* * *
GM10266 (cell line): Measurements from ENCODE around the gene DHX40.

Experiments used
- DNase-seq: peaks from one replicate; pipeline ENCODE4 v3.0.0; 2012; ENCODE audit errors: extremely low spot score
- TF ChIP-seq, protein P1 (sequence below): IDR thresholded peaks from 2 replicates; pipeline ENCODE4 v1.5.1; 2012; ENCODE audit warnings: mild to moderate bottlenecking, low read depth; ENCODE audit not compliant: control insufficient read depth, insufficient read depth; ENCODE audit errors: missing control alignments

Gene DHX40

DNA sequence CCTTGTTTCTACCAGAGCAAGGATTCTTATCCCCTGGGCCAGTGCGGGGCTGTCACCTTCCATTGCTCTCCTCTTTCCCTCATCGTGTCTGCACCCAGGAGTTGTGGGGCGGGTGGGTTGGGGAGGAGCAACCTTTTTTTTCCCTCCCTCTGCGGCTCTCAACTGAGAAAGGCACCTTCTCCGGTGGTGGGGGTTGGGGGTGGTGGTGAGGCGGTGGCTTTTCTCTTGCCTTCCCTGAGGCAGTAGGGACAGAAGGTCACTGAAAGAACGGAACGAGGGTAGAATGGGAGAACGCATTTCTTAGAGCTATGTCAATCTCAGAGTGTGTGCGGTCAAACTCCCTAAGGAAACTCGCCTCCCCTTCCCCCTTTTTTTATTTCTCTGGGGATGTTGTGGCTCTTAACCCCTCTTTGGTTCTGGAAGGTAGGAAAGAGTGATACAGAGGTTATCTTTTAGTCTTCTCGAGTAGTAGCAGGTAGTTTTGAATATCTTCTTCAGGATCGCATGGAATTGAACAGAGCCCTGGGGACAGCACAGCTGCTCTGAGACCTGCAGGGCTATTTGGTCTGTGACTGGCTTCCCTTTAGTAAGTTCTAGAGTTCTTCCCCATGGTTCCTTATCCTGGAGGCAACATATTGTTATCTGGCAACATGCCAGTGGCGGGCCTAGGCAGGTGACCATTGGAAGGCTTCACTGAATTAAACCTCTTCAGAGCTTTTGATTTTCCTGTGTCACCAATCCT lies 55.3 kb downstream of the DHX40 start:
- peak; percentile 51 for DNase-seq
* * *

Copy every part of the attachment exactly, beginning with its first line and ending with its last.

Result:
GM10266 (cell line): Measurements from ENCODE around the gene DHX40.

Experiments used
- DNase-seq: peaks from one replicate; pipeline ENCODE4 v3.0.0; 2012; ENCODE audit errors: extremely low spot score
- TF ChIP-seq, protein P1 (sequence below): IDR thresholded peaks from 2 replicates; pipeline ENCODE4 v1.5.1; 2012; ENCODE audit warnings: mild to moderate bottlenecking, low read depth; ENCODE audit not compliant: control insufficient read depth, insufficient read depth; ENCODE audit errors: missing control alignments

Gene DHX40

DNA sequence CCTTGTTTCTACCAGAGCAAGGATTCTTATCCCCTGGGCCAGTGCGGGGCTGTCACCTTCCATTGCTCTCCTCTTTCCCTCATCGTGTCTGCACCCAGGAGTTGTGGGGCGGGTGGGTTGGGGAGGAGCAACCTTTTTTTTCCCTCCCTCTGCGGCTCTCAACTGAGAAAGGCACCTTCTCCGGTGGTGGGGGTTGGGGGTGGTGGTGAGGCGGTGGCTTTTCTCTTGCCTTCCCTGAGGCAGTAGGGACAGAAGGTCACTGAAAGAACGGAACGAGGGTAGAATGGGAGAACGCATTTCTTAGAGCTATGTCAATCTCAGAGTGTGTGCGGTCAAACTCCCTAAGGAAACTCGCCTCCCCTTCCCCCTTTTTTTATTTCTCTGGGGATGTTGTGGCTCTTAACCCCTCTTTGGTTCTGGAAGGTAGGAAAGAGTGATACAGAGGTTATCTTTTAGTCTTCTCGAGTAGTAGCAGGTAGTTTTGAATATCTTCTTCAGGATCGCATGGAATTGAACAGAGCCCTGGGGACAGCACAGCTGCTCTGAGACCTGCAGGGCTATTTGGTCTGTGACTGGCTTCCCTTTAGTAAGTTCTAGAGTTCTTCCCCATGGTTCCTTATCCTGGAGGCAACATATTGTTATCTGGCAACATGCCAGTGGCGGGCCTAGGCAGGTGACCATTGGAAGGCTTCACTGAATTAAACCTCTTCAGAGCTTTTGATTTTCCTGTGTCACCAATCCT lies 55.3 kb downstream of the DHX40 start:
- peak; percentile 51 for DNase-seq